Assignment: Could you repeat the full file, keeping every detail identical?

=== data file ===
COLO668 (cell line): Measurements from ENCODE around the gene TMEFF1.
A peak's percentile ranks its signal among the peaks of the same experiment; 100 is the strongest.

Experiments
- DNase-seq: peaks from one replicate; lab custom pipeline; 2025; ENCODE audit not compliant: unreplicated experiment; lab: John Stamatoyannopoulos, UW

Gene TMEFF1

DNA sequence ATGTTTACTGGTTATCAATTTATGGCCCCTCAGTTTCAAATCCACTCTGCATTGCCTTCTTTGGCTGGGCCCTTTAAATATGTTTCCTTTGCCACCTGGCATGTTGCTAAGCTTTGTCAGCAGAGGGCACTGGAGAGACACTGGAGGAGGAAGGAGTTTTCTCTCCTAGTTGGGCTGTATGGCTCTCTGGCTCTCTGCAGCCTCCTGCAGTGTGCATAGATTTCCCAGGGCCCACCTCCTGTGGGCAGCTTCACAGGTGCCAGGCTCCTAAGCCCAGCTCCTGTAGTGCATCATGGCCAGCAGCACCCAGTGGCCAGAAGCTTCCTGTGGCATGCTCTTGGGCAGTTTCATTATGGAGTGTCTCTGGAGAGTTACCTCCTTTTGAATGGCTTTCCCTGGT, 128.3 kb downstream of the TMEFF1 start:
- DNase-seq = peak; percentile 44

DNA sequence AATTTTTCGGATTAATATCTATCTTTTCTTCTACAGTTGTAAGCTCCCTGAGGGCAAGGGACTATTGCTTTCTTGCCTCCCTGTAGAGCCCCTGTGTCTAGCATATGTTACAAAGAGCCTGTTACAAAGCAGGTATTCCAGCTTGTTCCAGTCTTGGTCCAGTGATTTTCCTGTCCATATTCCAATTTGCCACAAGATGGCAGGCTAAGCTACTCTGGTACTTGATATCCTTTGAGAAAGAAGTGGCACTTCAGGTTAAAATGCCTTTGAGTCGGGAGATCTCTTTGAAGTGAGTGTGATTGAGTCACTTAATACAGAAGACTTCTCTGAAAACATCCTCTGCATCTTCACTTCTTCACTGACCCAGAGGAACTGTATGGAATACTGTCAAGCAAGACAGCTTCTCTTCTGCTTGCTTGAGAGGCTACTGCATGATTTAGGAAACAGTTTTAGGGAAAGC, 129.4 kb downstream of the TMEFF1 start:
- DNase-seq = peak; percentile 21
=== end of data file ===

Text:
COLO668 (cell line): Measurements from ENCODE around the gene TMEFF1.
A peak's percentile ranks its signal among the peaks of the same experiment; 100 is the strongest.

Experiments
- DNase-seq: peaks from one replicate; lab custom pipeline; 2025; ENCODE audit not compliant: unreplicated experiment; lab: John Stamatoyannopoulos, UW

Gene TMEFF1

DNA sequence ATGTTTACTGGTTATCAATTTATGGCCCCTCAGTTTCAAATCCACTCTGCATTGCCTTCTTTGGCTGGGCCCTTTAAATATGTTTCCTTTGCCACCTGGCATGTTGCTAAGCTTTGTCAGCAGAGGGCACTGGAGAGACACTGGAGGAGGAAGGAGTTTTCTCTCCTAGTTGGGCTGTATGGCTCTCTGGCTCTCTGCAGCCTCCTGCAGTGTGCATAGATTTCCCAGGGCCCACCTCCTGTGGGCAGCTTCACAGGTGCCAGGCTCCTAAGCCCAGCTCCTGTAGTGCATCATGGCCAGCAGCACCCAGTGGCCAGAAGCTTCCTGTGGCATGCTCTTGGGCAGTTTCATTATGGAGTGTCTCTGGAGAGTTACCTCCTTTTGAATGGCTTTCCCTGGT, 128.3 kb downstream of the TMEFF1 start:
- DNase-seq = peak; percentile 44

DNA sequence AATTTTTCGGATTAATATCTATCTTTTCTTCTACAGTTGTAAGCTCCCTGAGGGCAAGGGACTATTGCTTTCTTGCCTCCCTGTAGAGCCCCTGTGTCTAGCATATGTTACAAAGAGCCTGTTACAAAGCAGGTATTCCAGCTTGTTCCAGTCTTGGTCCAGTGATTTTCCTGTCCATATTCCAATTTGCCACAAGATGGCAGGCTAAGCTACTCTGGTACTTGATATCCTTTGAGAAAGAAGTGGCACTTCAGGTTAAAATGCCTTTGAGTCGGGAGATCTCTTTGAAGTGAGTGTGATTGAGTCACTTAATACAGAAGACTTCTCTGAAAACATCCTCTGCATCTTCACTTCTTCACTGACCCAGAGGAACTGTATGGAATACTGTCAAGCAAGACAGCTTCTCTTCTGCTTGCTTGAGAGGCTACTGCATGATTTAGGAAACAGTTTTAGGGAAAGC, 129.4 kb downstream of the TMEFF1 start:
- DNase-seq = peak; percentile 21